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COLLAGEN MATRIX MODIFICATIONS IMPACT ON MATRIX MICROSTRUCTURE AND MASS TRANSPORT OF MACROMOLECULES
Subcutaneous injection is a biotherapeutic drug delivery method that is currently growing due to low cost, better patient compliance, minimally invasive, and the convenience that it can be done at home. Common injection sites for subcutaneous injection include the upper outer arms, abdomen, buttocks, and upper outer thigh. Heterogeneity of the tissue exists between and within each of these locations. The subcutaneous tissue space is made up of adipose tissue, proteins, collagen, and blood vessels and each of these components has an impact on the mass transport of the injected biotherapeutics and how they are absorbed into the vascular system and then distributed to the body. The current methods used to model the subcutaneous tissue space are either very expensive and not feasible for multiple repetitions, cannot incorporate fibrillar proteins or cellular components, or model a more homogeneous tissue space. These limitations do not allow for these models to accurately represent the subcutaneous tissue space. The engineering objective for this project was to develop a platform with tunable matrix architecture and biochemical composition for evaluating mass transport. This project utilizes collagen and the primary matrix due to the large abundance of collagen in the body. We explored the effects that a change in polymerization temperature of the collagen and collagen concentration had on the fiber architecture and pore diameter. The results showed that higher polymerization temperatures of the collagen gels resulted in smaller fiber and pore diameters and an increase in concentration resulted in an increase in fiber volume fraction and a decrease in pore diameter. Fibronectin (FN) and hyaluronic acid (HA) were added to the collagen gels to analyze the impact on the structure of collagen gels with a change in polymerization temperature and collagen concentration. The addition of FN did not strongly alter the collagen fiber architecture between polymerization temperatures and collagen concentrations. Through staining and imaging, we saw an aggregation of FN around the collagen fibrils due to their opposing charges causing them to bind. The addition of HA had moderate impact on collagen fiber architecture across all polymerization temperatures and between collagen concentrations. The collagen + FN gels were used for the mass transport study. The results showed that there was little to no difference between the recovery rates of macromolecules of different charges and size between the collagen and collagen + FN gels, indicating that the transport of molecules through both of the collagen gels was impacted by a steric effect rather than an effect in charge.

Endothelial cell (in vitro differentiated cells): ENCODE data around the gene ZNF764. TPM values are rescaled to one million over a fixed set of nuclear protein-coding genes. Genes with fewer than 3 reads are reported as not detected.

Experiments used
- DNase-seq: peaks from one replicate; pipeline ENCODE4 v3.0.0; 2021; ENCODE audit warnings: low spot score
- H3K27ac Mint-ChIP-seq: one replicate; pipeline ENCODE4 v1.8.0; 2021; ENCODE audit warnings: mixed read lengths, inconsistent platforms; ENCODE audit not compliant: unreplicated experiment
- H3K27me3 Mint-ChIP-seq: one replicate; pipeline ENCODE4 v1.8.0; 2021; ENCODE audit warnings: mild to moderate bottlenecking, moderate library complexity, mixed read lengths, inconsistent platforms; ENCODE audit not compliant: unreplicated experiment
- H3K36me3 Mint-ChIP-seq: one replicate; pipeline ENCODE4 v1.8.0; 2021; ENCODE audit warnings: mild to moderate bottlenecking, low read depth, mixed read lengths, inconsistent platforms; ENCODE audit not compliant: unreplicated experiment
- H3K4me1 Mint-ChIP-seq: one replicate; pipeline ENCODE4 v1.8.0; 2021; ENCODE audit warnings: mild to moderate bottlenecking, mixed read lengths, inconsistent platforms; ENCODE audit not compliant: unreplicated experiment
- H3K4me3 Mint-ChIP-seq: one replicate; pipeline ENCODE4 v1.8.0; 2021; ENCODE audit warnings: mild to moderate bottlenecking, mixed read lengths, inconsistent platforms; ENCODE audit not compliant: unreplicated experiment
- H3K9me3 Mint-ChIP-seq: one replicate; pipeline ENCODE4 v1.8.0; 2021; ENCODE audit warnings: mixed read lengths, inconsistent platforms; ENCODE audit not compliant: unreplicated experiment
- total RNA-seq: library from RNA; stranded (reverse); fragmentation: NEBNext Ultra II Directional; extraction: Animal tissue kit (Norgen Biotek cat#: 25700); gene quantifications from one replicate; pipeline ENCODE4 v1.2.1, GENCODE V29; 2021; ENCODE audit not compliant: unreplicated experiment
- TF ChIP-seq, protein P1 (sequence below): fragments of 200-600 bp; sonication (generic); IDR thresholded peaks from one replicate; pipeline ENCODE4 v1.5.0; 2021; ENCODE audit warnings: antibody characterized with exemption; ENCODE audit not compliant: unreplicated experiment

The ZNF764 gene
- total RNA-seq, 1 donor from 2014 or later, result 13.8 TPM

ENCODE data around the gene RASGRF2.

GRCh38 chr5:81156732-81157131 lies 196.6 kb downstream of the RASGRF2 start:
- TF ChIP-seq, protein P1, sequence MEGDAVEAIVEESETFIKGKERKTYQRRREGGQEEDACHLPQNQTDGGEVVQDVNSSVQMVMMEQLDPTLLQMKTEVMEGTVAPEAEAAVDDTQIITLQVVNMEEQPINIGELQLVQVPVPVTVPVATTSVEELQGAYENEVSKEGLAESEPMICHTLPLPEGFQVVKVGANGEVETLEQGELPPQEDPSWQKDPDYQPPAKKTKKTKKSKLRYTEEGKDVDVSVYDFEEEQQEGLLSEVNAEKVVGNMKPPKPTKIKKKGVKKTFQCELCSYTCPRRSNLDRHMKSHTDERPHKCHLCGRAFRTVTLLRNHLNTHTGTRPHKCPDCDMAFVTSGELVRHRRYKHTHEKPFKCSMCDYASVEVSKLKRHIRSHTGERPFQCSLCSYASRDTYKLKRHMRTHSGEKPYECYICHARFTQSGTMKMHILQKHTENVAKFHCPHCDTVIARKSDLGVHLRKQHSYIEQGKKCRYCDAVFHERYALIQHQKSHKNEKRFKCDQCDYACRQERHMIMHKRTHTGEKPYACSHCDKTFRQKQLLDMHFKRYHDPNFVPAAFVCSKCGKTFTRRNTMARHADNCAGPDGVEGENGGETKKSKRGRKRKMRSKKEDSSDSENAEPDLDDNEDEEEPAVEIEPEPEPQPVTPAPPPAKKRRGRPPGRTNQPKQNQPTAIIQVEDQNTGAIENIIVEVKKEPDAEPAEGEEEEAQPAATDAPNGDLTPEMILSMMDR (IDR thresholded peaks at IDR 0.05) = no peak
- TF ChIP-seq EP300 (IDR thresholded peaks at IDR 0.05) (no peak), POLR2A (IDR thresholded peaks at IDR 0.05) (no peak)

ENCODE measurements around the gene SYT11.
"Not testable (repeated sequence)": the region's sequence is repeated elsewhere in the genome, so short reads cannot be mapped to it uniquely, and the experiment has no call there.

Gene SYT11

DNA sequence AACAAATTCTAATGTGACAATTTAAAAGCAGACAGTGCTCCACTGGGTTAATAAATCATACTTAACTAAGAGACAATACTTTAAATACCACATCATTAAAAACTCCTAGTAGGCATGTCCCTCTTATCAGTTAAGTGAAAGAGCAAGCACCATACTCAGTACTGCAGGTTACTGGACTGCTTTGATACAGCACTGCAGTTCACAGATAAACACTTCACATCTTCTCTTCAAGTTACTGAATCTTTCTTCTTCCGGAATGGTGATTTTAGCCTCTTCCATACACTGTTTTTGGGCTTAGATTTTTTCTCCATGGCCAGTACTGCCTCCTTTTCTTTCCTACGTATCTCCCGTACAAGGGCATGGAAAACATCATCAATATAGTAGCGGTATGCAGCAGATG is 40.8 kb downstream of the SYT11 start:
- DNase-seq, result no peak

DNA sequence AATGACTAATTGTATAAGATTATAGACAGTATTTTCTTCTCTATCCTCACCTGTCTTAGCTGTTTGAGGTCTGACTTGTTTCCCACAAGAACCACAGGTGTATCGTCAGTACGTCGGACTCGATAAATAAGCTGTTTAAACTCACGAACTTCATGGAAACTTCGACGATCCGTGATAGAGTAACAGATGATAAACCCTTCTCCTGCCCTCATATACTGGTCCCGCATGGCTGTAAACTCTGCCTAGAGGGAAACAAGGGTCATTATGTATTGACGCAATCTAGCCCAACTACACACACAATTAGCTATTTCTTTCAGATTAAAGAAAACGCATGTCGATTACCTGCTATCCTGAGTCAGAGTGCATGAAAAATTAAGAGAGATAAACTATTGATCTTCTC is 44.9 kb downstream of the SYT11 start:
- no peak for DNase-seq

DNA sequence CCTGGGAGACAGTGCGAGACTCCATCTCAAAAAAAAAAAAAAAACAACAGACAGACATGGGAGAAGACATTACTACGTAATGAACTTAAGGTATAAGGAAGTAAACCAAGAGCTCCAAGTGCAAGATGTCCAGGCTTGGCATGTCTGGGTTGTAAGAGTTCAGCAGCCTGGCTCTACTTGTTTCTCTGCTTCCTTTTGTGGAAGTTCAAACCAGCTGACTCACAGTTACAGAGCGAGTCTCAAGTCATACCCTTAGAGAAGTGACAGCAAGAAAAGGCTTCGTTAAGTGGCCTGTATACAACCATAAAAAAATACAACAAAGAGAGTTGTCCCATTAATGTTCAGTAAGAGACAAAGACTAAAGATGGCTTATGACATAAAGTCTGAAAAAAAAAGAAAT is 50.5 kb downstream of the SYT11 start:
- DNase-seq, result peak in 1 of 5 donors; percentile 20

- Master of Science in Biomedical Engineering
- Biomedical Engineering
- West Lafayette